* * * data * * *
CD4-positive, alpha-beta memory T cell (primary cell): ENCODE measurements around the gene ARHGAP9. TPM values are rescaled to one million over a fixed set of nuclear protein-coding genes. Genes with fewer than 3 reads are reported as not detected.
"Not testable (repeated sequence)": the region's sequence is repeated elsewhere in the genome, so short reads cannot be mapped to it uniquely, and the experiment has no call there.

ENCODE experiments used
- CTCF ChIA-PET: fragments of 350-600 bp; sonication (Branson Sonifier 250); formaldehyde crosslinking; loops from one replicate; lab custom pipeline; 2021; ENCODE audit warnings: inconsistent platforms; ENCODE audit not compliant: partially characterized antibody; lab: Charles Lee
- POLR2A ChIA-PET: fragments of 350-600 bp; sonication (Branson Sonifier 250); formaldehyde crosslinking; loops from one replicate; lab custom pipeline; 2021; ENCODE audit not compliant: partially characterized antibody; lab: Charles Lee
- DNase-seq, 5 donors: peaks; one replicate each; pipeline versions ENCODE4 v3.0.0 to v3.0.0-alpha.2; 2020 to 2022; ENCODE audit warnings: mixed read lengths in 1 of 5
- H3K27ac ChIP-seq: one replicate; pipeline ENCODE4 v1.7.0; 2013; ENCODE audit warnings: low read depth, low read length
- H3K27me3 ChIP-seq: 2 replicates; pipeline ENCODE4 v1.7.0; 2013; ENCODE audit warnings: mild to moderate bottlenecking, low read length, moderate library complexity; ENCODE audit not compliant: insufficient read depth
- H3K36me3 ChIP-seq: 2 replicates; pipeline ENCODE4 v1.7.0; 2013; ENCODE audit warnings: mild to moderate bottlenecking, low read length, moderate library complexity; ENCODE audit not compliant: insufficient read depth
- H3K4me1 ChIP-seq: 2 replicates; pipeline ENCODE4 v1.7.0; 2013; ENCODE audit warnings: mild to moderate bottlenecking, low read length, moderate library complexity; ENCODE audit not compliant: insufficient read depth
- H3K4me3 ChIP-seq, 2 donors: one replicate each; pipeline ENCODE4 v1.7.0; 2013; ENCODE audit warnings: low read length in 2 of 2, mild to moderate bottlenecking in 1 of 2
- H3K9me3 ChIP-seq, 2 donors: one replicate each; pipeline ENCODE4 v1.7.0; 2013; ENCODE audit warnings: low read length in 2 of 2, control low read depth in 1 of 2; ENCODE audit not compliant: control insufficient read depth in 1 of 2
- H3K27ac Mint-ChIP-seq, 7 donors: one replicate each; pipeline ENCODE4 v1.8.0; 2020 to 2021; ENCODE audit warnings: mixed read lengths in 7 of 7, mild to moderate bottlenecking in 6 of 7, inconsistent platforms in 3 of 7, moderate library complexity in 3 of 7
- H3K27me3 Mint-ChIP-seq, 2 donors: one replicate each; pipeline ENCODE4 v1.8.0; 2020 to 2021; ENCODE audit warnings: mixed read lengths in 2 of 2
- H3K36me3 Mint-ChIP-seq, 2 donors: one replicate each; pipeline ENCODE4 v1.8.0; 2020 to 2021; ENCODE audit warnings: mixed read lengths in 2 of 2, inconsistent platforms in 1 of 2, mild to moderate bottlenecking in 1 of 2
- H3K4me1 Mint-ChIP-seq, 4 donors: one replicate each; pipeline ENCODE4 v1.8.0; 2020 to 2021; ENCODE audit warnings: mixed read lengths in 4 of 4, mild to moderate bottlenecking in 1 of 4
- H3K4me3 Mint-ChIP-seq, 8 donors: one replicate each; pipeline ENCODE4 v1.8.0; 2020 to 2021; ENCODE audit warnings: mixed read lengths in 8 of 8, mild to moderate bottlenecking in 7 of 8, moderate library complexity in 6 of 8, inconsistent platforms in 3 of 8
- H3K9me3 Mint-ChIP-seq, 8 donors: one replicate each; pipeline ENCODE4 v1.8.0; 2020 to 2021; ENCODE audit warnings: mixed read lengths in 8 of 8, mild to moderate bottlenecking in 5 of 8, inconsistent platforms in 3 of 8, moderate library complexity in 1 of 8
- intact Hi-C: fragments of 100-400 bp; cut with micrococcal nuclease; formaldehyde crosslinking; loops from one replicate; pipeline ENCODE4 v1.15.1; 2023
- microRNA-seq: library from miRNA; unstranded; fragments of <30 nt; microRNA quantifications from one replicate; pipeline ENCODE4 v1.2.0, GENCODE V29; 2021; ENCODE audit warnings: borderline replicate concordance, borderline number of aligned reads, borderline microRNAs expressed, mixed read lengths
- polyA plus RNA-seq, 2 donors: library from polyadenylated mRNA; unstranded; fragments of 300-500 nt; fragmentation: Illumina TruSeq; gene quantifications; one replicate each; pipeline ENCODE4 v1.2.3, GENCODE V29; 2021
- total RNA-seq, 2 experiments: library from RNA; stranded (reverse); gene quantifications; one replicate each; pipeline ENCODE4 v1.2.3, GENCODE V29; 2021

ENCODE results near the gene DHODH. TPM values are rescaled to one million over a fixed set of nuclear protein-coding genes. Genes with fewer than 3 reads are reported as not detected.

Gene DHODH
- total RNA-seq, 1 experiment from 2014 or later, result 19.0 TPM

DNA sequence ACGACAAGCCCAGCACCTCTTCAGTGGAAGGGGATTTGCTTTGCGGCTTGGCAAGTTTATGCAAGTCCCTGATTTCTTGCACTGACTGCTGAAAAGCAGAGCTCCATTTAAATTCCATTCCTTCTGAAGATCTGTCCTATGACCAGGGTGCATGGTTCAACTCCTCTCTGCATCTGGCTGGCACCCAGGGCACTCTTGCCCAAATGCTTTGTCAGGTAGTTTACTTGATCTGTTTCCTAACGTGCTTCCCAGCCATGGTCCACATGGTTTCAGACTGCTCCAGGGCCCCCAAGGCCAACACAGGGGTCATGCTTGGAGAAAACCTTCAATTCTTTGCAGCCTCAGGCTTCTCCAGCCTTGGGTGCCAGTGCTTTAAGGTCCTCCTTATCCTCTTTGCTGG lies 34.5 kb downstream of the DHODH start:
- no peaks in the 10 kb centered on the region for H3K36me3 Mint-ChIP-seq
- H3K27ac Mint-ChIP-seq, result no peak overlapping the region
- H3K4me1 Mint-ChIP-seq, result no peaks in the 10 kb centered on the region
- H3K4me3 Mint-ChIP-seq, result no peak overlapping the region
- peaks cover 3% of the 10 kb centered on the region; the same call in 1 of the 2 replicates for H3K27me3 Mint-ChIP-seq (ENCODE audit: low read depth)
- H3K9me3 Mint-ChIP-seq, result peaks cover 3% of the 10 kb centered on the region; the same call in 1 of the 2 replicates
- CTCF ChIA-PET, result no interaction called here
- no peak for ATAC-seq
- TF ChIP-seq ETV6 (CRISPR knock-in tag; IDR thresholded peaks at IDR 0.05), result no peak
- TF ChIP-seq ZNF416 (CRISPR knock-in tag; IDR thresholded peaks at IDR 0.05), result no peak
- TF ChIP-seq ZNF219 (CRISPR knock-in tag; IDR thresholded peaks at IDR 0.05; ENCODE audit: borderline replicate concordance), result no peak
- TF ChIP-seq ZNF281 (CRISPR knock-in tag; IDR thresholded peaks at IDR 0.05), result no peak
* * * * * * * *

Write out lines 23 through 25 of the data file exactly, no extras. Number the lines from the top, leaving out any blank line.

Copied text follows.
ENCODE results near the gene DHODH. TPM values are rescaled to one million over a fixed set of nuclear protein-coding genes. Genes with fewer than 3 reads are reported as not detected.

Gene DHODH
- total RNA-seq, 1 experiment from 2014 or later, result 19.0 TPM